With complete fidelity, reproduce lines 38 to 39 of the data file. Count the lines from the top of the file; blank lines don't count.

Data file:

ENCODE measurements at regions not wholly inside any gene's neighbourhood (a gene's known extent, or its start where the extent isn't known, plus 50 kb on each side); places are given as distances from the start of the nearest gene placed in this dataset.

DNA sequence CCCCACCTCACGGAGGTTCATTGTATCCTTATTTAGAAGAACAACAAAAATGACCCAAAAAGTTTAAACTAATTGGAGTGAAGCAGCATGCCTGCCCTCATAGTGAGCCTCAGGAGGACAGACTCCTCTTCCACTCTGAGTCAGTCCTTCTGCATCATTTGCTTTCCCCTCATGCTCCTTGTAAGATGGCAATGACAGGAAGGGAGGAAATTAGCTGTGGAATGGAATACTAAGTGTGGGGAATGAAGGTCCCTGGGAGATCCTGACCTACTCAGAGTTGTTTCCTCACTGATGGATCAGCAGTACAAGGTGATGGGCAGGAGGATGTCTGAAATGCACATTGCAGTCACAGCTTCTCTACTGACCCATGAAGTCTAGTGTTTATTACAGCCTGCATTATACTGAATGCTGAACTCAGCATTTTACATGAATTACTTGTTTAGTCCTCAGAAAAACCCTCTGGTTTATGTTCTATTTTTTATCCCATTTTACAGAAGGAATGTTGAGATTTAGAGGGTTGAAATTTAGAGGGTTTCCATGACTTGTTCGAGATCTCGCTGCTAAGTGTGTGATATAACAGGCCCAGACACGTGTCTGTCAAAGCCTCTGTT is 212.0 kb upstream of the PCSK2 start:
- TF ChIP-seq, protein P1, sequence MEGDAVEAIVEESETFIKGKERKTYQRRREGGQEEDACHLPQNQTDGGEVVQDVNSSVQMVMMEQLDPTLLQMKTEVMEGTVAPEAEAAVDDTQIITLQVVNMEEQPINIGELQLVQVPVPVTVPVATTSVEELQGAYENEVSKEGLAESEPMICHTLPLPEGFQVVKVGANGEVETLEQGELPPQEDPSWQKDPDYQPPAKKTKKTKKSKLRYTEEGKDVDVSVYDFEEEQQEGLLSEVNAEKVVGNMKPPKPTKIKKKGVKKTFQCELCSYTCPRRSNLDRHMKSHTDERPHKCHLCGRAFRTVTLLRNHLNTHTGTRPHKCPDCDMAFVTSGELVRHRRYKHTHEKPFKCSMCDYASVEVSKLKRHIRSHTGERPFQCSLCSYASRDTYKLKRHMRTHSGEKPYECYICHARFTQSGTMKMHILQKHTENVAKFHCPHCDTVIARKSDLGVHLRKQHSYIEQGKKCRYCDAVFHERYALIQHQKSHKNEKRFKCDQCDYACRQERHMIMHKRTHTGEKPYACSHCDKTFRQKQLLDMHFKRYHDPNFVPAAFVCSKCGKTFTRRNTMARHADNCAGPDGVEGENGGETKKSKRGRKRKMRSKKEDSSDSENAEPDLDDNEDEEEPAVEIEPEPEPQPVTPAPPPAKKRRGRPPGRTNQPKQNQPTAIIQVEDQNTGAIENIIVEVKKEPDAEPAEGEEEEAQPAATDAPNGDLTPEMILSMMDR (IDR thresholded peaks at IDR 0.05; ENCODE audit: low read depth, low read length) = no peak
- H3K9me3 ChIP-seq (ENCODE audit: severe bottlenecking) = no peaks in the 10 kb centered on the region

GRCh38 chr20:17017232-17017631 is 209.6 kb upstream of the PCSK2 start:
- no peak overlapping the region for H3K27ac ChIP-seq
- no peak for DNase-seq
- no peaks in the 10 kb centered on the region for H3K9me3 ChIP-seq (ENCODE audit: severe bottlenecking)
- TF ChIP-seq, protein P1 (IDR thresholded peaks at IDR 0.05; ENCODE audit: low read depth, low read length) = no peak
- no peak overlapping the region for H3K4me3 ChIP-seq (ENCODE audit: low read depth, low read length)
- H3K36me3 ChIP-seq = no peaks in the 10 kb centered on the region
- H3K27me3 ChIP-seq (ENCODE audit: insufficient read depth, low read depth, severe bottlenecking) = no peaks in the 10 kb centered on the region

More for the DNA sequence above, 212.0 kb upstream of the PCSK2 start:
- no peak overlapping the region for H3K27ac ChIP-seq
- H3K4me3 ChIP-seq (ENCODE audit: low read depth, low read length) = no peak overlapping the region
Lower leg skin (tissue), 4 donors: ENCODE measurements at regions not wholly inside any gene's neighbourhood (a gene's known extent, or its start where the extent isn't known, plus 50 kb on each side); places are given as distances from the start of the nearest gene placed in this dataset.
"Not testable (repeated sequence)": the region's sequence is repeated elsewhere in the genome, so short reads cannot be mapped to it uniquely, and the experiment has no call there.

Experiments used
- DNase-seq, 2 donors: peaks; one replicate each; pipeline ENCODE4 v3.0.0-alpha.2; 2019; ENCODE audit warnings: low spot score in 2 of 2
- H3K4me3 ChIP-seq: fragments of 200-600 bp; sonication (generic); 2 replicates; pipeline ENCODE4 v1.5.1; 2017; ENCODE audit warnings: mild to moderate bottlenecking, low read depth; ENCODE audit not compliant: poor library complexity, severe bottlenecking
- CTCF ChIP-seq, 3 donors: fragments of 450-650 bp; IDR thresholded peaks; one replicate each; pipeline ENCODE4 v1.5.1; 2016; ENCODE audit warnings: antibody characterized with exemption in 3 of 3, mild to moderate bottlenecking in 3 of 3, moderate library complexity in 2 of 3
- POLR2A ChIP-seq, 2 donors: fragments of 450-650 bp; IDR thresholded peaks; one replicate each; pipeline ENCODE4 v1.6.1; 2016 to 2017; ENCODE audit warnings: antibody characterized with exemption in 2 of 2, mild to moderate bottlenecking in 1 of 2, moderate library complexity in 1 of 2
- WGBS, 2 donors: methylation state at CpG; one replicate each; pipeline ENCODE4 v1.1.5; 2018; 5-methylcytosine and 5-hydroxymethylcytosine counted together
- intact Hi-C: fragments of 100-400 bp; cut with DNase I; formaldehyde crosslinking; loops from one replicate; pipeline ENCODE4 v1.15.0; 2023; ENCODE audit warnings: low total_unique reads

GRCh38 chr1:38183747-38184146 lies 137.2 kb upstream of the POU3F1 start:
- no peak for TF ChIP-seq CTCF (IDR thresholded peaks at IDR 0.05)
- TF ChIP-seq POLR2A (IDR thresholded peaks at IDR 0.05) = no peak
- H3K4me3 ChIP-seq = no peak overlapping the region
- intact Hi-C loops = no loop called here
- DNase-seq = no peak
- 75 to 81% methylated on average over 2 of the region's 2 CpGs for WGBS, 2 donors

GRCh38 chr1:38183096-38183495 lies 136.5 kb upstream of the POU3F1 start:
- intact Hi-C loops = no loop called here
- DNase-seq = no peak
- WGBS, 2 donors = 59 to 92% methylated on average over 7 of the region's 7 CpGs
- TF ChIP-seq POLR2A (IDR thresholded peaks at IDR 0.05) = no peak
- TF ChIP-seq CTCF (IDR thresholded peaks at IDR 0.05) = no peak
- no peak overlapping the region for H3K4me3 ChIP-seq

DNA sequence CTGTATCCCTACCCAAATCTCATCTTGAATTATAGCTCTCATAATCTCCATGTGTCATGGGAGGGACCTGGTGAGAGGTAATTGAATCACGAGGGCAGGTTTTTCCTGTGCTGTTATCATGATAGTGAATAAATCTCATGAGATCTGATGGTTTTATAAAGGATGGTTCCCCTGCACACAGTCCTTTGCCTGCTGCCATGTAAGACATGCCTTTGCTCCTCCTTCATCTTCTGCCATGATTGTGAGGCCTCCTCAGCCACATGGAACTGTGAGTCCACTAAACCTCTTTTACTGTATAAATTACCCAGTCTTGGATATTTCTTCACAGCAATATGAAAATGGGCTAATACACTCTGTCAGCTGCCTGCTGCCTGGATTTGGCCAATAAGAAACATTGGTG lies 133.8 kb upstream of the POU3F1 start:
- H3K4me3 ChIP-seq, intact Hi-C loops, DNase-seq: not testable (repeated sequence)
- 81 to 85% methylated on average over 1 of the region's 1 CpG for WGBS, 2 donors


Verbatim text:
- no peak overlapping the region for H3K4me3 ChIP-seq

DNA sequence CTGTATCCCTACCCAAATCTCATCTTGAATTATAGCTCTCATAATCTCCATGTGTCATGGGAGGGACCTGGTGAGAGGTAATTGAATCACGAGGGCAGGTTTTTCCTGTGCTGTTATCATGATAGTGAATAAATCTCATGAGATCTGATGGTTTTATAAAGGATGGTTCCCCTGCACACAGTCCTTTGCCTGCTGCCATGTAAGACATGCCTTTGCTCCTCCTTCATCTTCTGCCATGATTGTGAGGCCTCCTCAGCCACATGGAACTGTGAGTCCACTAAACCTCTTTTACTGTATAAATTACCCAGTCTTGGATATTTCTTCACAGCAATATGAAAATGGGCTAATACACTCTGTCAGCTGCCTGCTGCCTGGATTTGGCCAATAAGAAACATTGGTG lies 133.8 kb upstream of the POU3F1 start: